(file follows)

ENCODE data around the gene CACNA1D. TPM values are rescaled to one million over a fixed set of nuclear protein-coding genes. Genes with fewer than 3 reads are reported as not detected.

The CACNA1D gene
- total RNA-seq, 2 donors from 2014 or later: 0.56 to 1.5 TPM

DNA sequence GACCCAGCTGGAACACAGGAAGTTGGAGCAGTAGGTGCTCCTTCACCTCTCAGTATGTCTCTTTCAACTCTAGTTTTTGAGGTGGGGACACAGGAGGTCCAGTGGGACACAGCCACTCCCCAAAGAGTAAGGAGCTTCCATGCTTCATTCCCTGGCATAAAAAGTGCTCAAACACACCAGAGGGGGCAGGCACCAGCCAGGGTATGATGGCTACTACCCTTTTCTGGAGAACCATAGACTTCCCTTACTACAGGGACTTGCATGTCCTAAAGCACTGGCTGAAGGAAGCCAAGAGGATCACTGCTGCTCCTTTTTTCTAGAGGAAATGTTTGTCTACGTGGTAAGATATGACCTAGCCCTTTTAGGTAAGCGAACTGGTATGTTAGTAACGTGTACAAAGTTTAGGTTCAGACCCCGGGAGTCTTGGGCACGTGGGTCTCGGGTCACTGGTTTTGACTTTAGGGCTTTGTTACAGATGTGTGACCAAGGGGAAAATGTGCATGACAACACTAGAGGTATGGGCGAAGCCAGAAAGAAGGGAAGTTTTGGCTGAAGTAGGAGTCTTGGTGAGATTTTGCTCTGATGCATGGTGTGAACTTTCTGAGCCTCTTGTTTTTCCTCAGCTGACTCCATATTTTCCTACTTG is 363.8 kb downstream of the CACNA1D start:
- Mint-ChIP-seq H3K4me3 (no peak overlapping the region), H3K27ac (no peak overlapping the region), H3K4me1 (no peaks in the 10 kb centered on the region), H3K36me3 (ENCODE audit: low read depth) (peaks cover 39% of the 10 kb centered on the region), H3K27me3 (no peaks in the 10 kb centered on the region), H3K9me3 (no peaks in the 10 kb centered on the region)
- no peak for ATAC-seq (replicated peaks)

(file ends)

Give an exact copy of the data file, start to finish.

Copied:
ENCODE data around the gene CACNA1D. TPM values are rescaled to one million over a fixed set of nuclear protein-coding genes. Genes with fewer than 3 reads are reported as not detected.

The CACNA1D gene
- total RNA-seq, 2 donors from 2014 or later: 0.56 to 1.5 TPM

DNA sequence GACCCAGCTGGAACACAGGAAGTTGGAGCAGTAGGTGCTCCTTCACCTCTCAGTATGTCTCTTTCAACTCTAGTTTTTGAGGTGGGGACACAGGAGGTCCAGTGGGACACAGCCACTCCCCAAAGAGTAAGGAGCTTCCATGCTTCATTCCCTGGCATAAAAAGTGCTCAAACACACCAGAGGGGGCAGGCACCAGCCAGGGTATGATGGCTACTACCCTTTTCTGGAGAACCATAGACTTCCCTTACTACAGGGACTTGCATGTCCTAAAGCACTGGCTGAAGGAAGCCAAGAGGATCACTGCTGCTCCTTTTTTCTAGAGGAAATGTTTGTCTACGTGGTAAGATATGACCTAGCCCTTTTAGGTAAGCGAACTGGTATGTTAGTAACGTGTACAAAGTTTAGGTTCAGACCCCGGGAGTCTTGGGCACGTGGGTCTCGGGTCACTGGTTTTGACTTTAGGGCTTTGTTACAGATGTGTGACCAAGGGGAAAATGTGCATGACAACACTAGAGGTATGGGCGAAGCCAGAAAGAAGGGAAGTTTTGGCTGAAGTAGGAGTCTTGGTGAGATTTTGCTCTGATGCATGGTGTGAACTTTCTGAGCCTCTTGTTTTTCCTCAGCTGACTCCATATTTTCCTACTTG is 363.8 kb downstream of the CACNA1D start:
- Mint-ChIP-seq H3K4me3 (no peak overlapping the region), H3K27ac (no peak overlapping the region), H3K4me1 (no peaks in the 10 kb centered on the region), H3K36me3 (ENCODE audit: low read depth) (peaks cover 39% of the 10 kb centered on the region), H3K27me3 (no peaks in the 10 kb centered on the region), H3K9me3 (no peaks in the 10 kb centered on the region)
- no peak for ATAC-seq (replicated peaks)